Picture it: instead of kickstarting 2020 with COVID-19, a virtual reality video game called Sword Art Online [SAO] makes its debut. Gamer geeks everywhere have been anticipating the release for ages and are dying to purchase the first set of copies. 10,000 lucky gamers are selected to participate in the launch of SAO, so they put on their headgear and begin the game.
Once logged into the game, the players realize the logout button has mysteriously disappeared. The game’s creator — Kayaba Akihiko — teleports everyone to the initial starting point, informing them he has trapped them inside the game. He explains that if you die inside the game and your data is erased, then your headset destructs itself in the real world, destroying your brain and causing you to die in real life forever. The only escape back into reality is to beat the game, and in order to do so each player must conquer 100 floors, beating monsters and level bosses along the way.
Now that I have told you about the basics of the show to keep you intrigued, let me drop a surprise: it is an anime. I found this series on Hulu one day and have been obsessed with it ever since. And to all of you anime haters, do not judge a book by its cover or a show by its title. Never in my life did I think I would be binge watching a crazy anime with people constantly killing each other, but it was so easy for me to be invested into the main characters.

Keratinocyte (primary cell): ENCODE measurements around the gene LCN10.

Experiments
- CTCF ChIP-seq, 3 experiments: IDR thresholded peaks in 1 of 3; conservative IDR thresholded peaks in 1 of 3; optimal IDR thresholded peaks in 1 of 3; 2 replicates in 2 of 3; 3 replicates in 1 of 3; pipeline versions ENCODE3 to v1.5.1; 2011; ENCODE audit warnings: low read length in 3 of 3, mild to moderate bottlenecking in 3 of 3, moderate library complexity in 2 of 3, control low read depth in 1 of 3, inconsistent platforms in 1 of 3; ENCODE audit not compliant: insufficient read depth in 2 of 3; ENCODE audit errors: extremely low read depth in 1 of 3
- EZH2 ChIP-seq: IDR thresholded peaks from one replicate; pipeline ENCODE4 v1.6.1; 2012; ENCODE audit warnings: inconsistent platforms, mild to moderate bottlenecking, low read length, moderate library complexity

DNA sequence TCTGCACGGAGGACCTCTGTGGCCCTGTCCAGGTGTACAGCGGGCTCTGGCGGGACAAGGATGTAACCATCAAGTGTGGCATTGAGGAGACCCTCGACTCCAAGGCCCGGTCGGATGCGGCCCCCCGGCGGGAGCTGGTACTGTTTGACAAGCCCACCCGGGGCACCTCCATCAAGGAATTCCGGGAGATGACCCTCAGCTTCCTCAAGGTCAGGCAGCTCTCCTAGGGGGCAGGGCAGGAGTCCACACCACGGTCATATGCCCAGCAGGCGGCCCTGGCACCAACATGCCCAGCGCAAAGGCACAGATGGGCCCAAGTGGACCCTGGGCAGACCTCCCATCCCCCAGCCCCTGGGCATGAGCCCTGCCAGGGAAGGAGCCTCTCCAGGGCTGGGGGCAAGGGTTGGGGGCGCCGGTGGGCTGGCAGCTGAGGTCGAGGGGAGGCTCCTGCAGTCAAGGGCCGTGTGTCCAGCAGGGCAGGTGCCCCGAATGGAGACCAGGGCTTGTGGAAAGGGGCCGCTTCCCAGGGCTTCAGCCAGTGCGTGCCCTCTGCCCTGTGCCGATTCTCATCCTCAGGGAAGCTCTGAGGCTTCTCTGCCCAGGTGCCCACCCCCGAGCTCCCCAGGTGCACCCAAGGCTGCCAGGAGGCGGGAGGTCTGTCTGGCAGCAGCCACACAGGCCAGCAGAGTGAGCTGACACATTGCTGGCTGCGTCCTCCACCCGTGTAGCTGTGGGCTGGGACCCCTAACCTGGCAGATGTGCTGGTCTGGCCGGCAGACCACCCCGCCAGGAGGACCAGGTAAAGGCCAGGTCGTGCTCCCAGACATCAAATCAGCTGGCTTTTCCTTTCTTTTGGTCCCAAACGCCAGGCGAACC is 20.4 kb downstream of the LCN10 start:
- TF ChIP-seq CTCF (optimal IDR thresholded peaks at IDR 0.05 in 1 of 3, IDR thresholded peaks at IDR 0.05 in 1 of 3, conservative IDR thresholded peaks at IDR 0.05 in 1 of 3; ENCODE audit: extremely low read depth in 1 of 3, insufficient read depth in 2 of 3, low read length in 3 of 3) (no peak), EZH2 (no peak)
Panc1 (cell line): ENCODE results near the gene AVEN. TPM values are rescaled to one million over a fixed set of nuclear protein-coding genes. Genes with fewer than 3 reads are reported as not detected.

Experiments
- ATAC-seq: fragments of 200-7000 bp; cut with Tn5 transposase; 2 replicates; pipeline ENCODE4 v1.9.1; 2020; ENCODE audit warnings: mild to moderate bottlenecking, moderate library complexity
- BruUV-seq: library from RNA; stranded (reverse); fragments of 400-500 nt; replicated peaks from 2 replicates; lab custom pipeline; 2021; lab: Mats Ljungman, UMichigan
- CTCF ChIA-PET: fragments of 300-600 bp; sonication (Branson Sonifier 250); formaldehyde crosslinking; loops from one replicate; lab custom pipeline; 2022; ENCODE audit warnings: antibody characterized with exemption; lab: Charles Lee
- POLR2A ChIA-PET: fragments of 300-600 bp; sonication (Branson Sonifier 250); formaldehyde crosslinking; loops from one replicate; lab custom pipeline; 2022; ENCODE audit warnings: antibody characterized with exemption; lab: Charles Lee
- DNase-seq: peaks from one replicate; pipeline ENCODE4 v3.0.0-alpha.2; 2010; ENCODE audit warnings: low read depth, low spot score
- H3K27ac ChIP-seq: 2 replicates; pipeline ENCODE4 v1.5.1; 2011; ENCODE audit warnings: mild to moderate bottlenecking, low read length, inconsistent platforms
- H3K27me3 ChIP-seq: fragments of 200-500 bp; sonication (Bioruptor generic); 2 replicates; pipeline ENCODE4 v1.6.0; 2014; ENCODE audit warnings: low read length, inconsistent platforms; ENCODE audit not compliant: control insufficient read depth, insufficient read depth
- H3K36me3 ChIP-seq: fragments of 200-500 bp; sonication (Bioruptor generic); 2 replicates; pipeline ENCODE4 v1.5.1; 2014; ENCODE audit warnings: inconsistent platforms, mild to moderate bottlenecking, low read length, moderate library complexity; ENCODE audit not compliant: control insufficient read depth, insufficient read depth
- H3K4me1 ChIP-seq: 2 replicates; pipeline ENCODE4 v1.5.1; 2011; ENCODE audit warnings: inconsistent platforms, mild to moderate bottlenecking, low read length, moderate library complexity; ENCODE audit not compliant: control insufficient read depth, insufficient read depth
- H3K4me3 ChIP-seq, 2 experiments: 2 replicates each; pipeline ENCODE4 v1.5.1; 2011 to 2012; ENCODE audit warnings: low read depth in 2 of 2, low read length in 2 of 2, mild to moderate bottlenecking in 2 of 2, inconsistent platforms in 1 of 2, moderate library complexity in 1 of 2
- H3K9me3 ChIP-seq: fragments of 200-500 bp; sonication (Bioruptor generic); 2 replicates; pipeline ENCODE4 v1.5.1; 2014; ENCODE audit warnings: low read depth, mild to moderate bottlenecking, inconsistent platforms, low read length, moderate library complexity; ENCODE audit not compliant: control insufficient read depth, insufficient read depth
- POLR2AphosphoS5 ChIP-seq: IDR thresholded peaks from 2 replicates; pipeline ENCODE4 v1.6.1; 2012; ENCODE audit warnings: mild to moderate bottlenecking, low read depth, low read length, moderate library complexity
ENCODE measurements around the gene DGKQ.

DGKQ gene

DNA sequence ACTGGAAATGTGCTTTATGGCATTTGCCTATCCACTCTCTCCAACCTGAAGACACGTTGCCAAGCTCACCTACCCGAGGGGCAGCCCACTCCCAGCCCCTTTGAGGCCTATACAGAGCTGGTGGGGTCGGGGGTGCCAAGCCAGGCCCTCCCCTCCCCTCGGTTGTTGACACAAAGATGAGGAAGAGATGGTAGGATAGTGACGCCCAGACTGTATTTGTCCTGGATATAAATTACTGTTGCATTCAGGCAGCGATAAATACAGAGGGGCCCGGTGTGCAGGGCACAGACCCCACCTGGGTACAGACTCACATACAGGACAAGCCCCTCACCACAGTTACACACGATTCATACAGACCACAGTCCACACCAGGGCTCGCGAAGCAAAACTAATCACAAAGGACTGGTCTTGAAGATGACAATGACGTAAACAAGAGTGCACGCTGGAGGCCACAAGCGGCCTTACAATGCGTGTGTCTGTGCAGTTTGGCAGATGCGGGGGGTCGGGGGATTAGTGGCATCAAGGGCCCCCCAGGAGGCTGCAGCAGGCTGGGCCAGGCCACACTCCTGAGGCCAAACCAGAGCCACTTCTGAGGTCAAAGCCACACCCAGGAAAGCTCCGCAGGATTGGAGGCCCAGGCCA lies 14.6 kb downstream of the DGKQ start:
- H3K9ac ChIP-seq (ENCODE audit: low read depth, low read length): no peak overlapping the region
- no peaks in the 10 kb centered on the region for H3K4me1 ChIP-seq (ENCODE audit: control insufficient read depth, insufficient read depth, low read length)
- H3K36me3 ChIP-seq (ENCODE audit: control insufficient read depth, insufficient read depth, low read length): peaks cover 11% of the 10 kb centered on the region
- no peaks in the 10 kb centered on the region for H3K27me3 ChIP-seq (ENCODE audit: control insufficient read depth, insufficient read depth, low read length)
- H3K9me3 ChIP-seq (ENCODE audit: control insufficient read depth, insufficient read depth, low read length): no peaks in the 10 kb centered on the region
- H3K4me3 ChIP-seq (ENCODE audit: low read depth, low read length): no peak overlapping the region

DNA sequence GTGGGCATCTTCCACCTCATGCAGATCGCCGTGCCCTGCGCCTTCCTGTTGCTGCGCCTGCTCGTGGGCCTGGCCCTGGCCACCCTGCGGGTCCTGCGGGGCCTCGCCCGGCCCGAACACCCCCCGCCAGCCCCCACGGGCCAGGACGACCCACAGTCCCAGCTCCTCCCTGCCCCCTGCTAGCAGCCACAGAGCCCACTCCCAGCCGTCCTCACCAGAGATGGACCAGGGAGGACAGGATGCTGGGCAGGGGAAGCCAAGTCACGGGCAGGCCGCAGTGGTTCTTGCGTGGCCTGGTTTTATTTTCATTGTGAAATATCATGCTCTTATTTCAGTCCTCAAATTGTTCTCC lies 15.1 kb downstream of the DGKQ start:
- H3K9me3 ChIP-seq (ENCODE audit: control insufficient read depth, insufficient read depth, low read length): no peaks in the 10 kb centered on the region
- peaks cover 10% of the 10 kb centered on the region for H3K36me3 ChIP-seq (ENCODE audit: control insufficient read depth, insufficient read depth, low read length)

SAO centers around two players, Kirito and Asuna, who join forces in an effort to survive. Along the way they encounter villains, malevolent creatures, and serial killers, and their rivalry eventually transforms into a budding romance hoping to someday reunite with each other in the real world. SAO’s constantly changing and developing plot will be sure to keep you on your feet, rooting for every character to escape before it’s too late. Although there is only one official season on Hulu of Sword Art Online, there is a sequel series you can find on the streaming app called Sword Art Online 2 as well as additional movies and spinoffs. I am not sure why every “series” is only assigned one season, but I do not think it disrupts the flow of the storyline at all. I have watched the sequel series, Sword Art Online 2, and it picks up right where the first series left off, so it’s basically like a second season. Now is the chance for everyone to invest some time into this show before it’s too late and the next series debuts, so stop reading and to it.